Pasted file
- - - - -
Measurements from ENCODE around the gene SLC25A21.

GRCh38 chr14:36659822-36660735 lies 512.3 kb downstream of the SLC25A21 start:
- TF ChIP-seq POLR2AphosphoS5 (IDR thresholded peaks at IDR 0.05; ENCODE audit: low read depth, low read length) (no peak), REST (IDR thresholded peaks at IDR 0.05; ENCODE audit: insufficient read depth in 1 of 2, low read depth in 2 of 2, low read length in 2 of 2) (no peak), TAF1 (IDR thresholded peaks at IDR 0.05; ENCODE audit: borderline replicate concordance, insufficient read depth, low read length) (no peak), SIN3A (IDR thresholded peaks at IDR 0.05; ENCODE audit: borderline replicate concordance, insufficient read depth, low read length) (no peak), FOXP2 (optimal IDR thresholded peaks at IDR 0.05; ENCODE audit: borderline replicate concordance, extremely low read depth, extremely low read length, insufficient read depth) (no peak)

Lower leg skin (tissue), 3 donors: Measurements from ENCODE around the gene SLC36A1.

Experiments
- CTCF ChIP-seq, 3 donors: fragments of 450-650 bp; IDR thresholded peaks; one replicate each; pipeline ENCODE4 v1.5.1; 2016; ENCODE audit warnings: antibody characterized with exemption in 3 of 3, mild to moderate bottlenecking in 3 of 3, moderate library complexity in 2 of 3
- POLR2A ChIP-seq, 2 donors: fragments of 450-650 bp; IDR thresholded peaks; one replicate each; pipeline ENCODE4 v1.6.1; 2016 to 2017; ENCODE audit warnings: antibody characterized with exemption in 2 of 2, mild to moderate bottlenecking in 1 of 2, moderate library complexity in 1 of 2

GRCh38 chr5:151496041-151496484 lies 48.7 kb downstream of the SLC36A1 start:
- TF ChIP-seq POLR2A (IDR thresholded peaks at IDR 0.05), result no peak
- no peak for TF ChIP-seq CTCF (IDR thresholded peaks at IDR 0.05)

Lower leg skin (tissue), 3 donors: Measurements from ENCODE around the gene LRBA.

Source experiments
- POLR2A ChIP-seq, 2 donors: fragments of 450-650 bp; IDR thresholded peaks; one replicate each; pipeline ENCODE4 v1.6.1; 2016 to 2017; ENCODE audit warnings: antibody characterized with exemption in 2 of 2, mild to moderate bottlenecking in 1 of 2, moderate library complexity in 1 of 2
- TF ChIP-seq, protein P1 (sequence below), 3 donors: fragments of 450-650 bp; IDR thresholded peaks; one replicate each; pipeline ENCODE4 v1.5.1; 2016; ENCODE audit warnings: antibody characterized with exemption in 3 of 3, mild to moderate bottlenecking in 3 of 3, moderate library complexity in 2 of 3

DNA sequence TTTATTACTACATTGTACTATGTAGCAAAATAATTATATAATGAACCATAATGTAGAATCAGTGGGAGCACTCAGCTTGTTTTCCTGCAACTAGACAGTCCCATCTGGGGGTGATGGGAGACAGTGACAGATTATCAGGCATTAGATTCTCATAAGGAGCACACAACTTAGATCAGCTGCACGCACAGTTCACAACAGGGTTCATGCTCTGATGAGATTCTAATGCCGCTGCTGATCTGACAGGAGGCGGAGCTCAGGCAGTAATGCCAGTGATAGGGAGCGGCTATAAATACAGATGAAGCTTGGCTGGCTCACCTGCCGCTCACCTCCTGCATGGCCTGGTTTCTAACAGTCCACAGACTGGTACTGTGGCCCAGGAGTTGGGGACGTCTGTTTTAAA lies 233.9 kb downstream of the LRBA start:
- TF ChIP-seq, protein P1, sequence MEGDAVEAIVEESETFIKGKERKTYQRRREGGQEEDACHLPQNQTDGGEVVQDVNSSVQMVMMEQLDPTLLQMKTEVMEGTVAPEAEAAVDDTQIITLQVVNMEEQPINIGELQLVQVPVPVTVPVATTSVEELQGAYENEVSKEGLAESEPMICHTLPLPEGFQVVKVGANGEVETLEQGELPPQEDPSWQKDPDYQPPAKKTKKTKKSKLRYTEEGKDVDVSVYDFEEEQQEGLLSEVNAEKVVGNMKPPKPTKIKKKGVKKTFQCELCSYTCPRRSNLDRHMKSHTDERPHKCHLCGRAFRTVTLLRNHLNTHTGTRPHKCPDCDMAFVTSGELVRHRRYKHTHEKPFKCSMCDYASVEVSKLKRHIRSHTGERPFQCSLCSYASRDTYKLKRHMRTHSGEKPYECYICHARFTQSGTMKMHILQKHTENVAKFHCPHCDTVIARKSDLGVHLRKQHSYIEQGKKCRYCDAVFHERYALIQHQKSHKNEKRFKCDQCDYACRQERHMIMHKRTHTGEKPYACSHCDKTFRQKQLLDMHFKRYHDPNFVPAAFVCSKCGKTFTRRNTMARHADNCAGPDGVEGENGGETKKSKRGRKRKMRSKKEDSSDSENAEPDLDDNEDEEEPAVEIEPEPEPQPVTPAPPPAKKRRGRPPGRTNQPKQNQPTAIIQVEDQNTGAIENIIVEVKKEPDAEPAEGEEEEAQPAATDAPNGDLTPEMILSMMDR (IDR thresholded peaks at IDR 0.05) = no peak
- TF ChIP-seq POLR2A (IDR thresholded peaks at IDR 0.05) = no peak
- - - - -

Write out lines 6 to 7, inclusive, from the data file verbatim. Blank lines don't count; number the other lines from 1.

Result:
- CTCF ChIP-seq, 3 donors: fragments of 450-650 bp; IDR thresholded peaks; one replicate each; pipeline ENCODE4 v1.5.1; 2016; ENCODE audit warnings: antibody characterized with exemption in 3 of 3, mild to moderate bottlenecking in 3 of 3, moderate library complexity in 2 of 3
- POLR2A ChIP-seq, 2 donors: fragments of 450-650 bp; IDR thresholded peaks; one replicate each; pipeline ENCODE4 v1.6.1; 2016 to 2017; ENCODE audit warnings: antibody characterized with exemption in 2 of 2, mild to moderate bottlenecking in 1 of 2, moderate library complexity in 1 of 2